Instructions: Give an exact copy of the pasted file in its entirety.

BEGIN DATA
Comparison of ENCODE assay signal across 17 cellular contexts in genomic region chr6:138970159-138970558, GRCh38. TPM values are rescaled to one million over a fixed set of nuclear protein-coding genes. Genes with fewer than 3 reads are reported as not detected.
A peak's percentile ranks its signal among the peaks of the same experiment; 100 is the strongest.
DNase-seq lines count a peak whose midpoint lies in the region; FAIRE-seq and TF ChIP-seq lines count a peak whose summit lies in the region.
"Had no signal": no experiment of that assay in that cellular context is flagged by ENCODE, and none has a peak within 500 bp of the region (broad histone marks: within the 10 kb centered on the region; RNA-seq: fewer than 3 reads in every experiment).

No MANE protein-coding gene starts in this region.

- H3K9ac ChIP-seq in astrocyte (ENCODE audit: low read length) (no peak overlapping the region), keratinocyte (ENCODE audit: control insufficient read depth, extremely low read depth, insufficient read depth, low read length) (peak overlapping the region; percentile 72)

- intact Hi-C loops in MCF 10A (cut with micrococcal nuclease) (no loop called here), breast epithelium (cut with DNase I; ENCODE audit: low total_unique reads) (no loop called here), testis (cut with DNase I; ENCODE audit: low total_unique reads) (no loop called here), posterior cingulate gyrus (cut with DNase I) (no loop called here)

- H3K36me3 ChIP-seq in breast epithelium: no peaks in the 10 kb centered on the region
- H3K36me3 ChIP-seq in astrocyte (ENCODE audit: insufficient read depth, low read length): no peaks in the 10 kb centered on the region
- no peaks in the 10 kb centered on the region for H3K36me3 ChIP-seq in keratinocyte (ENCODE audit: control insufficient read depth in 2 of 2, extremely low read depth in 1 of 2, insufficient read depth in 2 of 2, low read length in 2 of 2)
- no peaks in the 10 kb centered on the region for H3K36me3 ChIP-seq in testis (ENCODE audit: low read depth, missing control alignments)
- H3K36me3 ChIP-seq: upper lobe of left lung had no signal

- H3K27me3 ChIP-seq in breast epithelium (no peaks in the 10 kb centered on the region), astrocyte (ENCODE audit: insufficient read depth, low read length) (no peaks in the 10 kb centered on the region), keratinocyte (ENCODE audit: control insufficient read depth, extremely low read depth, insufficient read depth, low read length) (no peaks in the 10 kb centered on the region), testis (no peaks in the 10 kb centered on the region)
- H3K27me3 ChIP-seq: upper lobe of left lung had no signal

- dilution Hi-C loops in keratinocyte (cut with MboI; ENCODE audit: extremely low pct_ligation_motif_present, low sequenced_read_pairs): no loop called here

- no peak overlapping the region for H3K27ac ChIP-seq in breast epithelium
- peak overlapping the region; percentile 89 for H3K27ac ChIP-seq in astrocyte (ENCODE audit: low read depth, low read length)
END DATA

Comparison of ENCODE assay signal across 17 cellular contexts in genomic region chr6:138970159-138970558, GRCh38. TPM values are rescaled to one million over a fixed set of nuclear protein-coding genes. Genes with fewer than 3 reads are reported as not detected.
A peak's percentile ranks its signal among the peaks of the same experiment; 100 is the strongest.
DNase-seq lines count a peak whose midpoint lies in the region; FAIRE-seq and TF ChIP-seq lines count a peak whose summit lies in the region.
"Had no signal": no experiment of that assay in that cellular context is flagged by ENCODE, and none has a peak within 500 bp of the region (broad histone marks: within the 10 kb centered on the region; RNA-seq: fewer than 3 reads in every experiment).

No MANE protein-coding gene starts in this region.

- H3K9ac ChIP-seq in astrocyte (ENCODE audit: low read length) (no peak overlapping the region), keratinocyte (ENCODE audit: control insufficient read depth, extremely low read depth, insufficient read depth, low read length) (peak overlapping the region; percentile 72)

- intact Hi-C loops in MCF 10A (cut with micrococcal nuclease) (no loop called here), breast epithelium (cut with DNase I; ENCODE audit: low total_unique reads) (no loop called here), testis (cut with DNase I; ENCODE audit: low total_unique reads) (no loop called here), posterior cingulate gyrus (cut with DNase I) (no loop called here)

- H3K36me3 ChIP-seq in breast epithelium: no peaks in the 10 kb centered on the region
- H3K36me3 ChIP-seq in astrocyte (ENCODE audit: insufficient read depth, low read length): no peaks in the 10 kb centered on the region
- no peaks in the 10 kb centered on the region for H3K36me3 ChIP-seq in keratinocyte (ENCODE audit: control insufficient read depth in 2 of 2, extremely low read depth in 1 of 2, insufficient read depth in 2 of 2, low read length in 2 of 2)
- no peaks in the 10 kb centered on the region for H3K36me3 ChIP-seq in testis (ENCODE audit: low read depth, missing control alignments)
- H3K36me3 ChIP-seq: upper lobe of left lung had no signal

- H3K27me3 ChIP-seq in breast epithelium (no peaks in the 10 kb centered on the region), astrocyte (ENCODE audit: insufficient read depth, low read length) (no peaks in the 10 kb centered on the region), keratinocyte (ENCODE audit: control insufficient read depth, extremely low read depth, insufficient read depth, low read length) (no peaks in the 10 kb centered on the region), testis (no peaks in the 10 kb centered on the region)
- H3K27me3 ChIP-seq: upper lobe of left lung had no signal

- dilution Hi-C loops in keratinocyte (cut with MboI; ENCODE audit: extremely low pct_ligation_motif_present, low sequenced_read_pairs): no loop called here

- no peak overlapping the region for H3K27ac ChIP-seq in breast epithelium
- peak overlapping the region; percentile 89 for H3K27ac ChIP-seq in astrocyte (ENCODE audit: low read depth, low read length)